And then she went on briefly to explain how Pepin was a man renowned for his great wisdom and his cunning, as well as for the bodily strength which had once enabled him to strangle a bear. Still, his one great weakness was conceit of his personal appearance, and his belief that every woman was making a dead set at him. He also prided himself upon his manners, which were either absurdly elaborate or rough to a startling degree, as the mood seized him, and as Dorothy had seen for herself. His mother, whom she would see in the next room, was rather an amiable old soul, whose one providentially overpowering delusion was that Pepin was all that he considered himself to be. She regarded most young unengaged women with suspicion, as she fancied they looked upon her son with matrimonial designs. Katie knew that the old lady was at heart a match-maker, but, with the exception of herself, who, however, was engaged, she had found no one good or beautiful enough to aspire to an alliance with the Quesnelle family.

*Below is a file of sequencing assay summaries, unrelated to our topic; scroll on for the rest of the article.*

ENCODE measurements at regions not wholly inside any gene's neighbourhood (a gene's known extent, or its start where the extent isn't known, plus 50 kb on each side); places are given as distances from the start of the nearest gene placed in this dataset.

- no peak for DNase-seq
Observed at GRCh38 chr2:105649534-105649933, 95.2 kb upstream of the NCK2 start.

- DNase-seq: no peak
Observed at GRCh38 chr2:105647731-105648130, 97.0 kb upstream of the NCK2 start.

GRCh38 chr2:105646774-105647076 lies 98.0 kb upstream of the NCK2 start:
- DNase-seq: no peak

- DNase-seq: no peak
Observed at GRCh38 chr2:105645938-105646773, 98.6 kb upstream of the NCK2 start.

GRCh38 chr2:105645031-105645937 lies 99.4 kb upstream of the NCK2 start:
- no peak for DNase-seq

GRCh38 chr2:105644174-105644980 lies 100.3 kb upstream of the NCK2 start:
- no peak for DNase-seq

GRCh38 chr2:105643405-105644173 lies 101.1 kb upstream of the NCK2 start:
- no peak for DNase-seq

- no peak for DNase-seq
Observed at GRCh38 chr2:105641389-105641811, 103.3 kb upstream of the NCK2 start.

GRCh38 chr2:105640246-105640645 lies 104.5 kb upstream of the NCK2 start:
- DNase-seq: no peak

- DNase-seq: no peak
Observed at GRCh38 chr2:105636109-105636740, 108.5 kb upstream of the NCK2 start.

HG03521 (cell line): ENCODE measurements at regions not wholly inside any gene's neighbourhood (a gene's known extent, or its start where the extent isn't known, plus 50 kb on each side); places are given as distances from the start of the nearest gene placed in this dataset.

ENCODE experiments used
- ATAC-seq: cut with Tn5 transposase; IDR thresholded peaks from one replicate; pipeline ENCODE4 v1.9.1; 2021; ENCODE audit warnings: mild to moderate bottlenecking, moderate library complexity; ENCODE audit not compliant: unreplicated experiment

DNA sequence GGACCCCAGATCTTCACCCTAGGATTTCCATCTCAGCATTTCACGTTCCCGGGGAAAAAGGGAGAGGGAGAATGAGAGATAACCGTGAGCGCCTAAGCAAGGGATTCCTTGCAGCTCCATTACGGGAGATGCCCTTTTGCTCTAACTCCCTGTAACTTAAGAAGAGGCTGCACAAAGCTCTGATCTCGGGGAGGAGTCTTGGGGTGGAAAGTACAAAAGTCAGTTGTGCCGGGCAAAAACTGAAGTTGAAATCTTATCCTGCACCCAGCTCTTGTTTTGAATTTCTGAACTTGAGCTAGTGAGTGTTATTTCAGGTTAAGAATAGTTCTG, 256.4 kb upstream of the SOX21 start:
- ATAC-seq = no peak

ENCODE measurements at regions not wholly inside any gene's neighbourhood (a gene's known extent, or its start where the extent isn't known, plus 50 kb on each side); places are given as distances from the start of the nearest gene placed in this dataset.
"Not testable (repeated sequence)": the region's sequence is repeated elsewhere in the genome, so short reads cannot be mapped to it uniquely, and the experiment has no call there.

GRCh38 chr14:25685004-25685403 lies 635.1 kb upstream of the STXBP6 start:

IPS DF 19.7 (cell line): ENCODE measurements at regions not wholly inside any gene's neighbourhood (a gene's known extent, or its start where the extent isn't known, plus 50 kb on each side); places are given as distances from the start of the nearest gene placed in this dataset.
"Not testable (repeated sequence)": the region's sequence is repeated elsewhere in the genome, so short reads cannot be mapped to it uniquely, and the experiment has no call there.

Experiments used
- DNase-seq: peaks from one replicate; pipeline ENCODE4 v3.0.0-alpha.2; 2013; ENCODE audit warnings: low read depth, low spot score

Dorothy felt vastly relieved at hearing all this. Then Katie took her by the hand, and, telling her to be of good courage, as she had nothing to fear led her into the next room.

"A good daughter for you, mother," she said smilingly to the dame who sat by the fire.

The old white-haired woman, who was refreshingly clean and tidy, turned her dark eyes sharply upon the new arrival. Whether it was that Dorothy was prepossessed in her favour and showed it, and that the old lady took it as a personal compliment, or that the physical beauty of the girl appealed to her, is immaterial; but the fact remained that she in her turn was favourably impressed. She motioned to a seat beside herself.